As cases fall and lockdowns ease in some countries across Africa, it is key to understand how to mitigate the economic fallout of COVID-19, while also planning for innovations to continue engaging with the most excluded. Many countries have made massive commitments to reimagine and re-architect our economies for more inclusion; many organisations may be forever changed as a result of these shifts. Here, we outline some of the articles that caught our eye over the past few months. However, the numbers are bleak—in terms of sustained falling wages and job losses—and we need more imaginative and systemic solutions to mitigate and address the economics of the pandemic.

 

COVID-19 Economic Recovery Insights

1. Only with collaboration between all stakeholders and full government support will we be able to reduce the economic impact of COVID-19

4 minute read

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As many countries reach a second peak of infections, the COVID-19 pandemic continues to have a devastating impact on the income of workers around the world. The International Labour Organisation (ILO), responsible for understanding labour market trends, has found that global labour income has declined by 10.7% since the beginning of the year with the biggest drop of 15.1% identified in lower-middle income countries. This trend is expected to continue with it being expected that global working hour losses for the 4th quarter alone will amount to 245 million full time equivalent (FTE) jobs lost. In Africa, this amounts to the loss of around 60 million FTE jobs, up from previous estimates. Reasons for the estimated increases in working hour losses is that workers in developing and emerging economies, especially those in informal employment, have been much more affected, with the drop in employment being more attributable to inactivity than unemployment. Thus, focusing on unemployment alone can be misleading.

Countries have differed in their relief efforts, and the ILO has also found that those with a large fiscal stimulus (e.g. government expenditure, lower interest rates and tax cuts) have lower working hour losses. However, while fiscal stimulus packages have played a significant role in supporting economic activity and reducing the fall in working hours, they have been concentrated to high-income countries, as emerging and developing economies have limited capacity to finance such measures. This has created a “fiscal stimulus gap” between countries, hindering the economic recovery of emerging and developing countries.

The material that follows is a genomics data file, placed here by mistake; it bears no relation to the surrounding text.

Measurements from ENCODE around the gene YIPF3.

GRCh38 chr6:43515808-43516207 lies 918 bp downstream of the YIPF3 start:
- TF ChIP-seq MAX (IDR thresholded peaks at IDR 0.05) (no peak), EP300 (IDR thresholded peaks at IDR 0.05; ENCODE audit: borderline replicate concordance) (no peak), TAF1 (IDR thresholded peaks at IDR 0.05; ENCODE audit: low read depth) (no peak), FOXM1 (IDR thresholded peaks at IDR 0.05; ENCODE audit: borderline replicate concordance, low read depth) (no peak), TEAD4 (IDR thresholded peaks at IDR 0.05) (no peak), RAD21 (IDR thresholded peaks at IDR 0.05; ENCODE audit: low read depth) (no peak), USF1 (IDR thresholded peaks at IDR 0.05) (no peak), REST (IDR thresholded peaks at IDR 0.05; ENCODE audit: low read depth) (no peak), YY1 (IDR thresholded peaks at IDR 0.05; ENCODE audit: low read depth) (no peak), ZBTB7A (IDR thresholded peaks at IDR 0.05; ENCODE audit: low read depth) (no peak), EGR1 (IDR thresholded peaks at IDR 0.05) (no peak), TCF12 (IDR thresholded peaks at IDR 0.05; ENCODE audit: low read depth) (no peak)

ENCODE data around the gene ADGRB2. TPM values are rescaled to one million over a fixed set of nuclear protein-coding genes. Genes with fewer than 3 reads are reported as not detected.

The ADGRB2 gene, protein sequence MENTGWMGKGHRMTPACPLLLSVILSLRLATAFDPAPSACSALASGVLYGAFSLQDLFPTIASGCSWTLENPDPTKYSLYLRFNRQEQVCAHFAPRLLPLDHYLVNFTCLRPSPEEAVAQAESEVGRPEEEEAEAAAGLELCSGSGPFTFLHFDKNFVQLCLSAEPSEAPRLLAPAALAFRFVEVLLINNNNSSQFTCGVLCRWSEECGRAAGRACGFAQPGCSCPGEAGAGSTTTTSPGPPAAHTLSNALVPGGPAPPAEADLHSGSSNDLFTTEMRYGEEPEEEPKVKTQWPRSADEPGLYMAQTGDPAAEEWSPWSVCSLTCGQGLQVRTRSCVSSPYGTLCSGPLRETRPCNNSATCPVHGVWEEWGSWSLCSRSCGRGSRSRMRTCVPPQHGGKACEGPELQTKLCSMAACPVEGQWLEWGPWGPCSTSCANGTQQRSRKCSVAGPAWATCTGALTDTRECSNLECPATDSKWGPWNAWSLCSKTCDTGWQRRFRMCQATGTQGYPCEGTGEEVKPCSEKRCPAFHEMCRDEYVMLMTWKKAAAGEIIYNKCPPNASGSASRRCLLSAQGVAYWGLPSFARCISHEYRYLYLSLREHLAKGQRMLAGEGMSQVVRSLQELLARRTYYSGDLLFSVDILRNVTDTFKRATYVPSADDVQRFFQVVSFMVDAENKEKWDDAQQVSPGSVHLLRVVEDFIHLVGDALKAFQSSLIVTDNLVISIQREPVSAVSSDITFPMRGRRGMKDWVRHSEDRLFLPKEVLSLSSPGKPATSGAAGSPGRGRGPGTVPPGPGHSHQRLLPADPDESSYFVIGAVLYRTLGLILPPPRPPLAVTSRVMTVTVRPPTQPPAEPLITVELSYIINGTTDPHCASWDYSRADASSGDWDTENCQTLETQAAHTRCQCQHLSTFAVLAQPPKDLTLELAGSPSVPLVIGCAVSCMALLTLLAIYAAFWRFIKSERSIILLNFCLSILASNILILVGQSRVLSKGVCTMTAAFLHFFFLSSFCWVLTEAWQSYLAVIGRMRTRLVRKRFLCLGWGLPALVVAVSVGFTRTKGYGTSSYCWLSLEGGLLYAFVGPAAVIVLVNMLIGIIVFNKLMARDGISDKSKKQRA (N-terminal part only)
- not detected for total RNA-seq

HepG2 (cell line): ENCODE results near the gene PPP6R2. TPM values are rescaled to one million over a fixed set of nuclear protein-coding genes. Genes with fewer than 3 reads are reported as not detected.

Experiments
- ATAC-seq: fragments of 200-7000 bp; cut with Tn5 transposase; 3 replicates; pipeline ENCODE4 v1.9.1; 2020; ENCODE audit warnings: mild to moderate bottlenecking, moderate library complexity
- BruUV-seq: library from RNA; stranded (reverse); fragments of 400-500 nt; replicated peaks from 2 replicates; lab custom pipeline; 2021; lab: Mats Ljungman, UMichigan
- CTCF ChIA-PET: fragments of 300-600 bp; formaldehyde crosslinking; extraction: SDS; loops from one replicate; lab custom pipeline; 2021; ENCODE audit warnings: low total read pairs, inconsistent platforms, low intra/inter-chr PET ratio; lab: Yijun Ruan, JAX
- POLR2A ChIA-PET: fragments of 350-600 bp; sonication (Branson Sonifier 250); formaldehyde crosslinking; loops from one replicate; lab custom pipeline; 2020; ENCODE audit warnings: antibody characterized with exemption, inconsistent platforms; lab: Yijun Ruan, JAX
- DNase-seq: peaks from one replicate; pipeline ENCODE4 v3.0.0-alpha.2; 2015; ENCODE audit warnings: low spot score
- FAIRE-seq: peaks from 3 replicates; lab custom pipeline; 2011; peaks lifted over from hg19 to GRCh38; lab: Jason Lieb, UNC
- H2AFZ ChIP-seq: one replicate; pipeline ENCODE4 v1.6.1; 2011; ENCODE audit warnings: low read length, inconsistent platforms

Actions Steps

  • International community (country governments, private sector, donors) to set out a global strategy for economic recovery through dialogue, cooperation and solidarity. It is only through this that the stimulus gap can be filled.
  • Strategies to address these shocks could include: mitigating consumption falls, preventing business closures, mitigating investment declines, increasing economic activity through direct government expenditure.
  • Governments to continue providing fiscal stimulus packages for relief.
  • Government to identify and implement scaleable policy interventions that target the most vulnerable and hard-hit groups to counter the magnitude of labour market disruptions.

2. Designing for Data-Poor Contexts:
Lessons Learned from WhatsApp

3 minute read

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As COVID-19 continues to wreak havoc on the re-opening of schools and educational institutions, the search for low-touch channels to engage with learners and work-seekers remains significant. WhatsApp is one of the most widely-used communication channels in Africa. Although it is primarily used for messaging purposes, it has shown potential as a tool for online learning amidst the COVID-19 pandemic and social distancing. The benefit of WhatsApp is that is can reach individuals and organisations that don’t normally have access to in-person or online training. Traditional online courses are typically out of reach in low-income areas that lack access to broadband internet and large data downloads. These courses also depend on the learner’s ability to reliably be at home with no distractions or background noise at certain times.  Grassroot, a civic technology organisation based in South Africa, developed a first-of-its-kind training course entirely on WhatsApp to improve the leadership skills of community organisers and build deep networks. Grassroot partnered with Harvard University Professor Marshall Granz to use storytelling to inspire social change, and by using WhatsApp, participants use a medium they are familiar with that allows for rich media interchange (via voice notes, infographics, etc.) without the usual concerns about connectivity and location.

Action Steps

  • WhatsApp’s potential as a learning medium should be further explored to better understand how to build relationships and networks that translate into offline action.